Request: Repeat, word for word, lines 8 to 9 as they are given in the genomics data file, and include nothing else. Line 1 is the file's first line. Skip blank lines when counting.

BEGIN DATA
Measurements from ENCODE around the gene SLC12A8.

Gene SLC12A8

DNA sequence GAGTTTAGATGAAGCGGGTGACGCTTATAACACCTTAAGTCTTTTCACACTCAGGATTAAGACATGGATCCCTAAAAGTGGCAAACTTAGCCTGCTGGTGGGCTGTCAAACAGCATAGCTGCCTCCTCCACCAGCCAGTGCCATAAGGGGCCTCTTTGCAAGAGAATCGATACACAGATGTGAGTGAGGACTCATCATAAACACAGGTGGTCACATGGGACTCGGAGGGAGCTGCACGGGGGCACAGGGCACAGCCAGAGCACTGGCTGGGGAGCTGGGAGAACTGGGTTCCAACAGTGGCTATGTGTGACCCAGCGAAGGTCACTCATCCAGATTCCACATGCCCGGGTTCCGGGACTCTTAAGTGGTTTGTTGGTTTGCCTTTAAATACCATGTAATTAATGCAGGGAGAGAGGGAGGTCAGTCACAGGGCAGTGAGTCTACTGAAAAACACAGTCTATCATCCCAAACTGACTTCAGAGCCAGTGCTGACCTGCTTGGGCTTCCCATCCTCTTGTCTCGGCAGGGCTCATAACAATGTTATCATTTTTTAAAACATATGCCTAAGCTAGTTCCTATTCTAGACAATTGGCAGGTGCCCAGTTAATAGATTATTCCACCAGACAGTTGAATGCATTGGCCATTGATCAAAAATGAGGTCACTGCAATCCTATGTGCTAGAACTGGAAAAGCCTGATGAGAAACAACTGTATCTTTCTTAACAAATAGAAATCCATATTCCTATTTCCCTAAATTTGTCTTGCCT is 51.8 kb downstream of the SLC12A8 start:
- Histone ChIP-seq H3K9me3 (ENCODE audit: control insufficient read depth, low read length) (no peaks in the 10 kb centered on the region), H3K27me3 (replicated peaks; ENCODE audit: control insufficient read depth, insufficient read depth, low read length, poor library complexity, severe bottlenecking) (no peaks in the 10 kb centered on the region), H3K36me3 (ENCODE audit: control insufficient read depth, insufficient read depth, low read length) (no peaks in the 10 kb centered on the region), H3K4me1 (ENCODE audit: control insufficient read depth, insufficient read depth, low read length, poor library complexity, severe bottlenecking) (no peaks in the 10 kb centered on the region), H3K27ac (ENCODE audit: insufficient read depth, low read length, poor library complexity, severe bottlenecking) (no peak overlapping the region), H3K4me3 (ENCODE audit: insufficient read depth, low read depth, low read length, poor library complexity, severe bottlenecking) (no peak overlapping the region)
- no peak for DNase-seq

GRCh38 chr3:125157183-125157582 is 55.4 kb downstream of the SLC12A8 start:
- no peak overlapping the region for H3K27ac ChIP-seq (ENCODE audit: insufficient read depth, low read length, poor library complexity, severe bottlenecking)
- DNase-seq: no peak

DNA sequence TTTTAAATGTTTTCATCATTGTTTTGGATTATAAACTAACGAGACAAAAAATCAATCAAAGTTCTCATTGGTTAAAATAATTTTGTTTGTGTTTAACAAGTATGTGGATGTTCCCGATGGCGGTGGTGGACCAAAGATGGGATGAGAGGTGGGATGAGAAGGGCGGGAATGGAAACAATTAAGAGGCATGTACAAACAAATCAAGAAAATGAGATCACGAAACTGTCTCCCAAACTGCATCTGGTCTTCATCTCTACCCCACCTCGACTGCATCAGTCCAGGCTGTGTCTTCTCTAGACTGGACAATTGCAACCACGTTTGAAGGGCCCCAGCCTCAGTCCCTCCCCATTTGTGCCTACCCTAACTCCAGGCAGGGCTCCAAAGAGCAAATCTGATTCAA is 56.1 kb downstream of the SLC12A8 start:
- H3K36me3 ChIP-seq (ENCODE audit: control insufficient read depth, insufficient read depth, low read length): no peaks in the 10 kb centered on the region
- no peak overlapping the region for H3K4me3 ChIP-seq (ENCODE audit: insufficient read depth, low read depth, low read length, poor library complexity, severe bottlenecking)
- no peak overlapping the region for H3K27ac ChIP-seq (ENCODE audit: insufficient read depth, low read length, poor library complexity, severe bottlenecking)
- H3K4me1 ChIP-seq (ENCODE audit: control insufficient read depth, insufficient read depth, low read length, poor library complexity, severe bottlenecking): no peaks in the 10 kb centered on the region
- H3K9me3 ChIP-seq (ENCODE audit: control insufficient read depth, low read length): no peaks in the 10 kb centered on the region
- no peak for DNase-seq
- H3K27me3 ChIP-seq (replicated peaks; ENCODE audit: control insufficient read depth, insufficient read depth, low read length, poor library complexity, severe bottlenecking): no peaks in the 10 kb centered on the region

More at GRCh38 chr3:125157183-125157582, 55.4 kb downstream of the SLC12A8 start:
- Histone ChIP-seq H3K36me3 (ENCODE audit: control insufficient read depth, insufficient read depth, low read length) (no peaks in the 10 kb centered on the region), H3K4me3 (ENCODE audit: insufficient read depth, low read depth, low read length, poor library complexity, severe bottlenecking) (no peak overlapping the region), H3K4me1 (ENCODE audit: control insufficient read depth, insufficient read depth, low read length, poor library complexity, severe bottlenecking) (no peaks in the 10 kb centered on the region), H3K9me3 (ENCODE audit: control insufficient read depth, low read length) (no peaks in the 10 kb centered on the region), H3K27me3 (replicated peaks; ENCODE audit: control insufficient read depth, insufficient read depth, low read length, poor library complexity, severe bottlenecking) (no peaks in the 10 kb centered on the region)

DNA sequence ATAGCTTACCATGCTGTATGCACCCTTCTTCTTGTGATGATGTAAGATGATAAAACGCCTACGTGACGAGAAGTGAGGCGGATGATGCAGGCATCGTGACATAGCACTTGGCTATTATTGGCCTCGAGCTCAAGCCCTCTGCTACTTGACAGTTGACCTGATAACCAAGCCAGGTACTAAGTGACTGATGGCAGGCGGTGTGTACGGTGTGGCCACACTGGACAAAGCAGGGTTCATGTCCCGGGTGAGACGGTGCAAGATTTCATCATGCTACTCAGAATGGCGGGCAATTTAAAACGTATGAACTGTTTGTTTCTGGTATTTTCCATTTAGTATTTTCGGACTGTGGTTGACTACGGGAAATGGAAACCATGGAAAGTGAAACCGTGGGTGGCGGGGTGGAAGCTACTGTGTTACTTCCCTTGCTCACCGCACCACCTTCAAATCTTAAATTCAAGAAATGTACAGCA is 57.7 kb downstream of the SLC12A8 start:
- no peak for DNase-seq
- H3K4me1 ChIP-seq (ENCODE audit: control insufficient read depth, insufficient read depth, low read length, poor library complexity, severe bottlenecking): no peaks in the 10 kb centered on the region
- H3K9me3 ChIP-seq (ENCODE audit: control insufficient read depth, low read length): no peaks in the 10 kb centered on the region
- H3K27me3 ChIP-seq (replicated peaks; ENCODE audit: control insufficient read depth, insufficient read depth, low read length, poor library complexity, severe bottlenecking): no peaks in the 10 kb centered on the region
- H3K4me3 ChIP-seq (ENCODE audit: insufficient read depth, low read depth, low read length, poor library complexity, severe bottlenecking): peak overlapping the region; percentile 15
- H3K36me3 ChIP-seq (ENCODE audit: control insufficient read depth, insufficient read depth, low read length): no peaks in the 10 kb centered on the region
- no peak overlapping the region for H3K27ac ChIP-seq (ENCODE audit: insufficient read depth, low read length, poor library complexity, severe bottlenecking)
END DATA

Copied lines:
- DNase-seq: no peak

DNA sequence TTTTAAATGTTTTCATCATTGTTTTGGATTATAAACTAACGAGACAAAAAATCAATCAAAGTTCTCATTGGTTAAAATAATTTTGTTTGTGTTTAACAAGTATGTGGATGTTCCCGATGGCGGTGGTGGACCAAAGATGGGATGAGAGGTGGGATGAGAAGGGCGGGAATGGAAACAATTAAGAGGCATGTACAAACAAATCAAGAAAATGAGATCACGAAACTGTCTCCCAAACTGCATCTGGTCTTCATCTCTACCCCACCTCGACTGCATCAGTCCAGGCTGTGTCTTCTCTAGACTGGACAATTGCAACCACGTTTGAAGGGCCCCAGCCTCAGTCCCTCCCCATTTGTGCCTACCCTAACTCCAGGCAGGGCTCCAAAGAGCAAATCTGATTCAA is 56.1 kb downstream of the SLC12A8 start: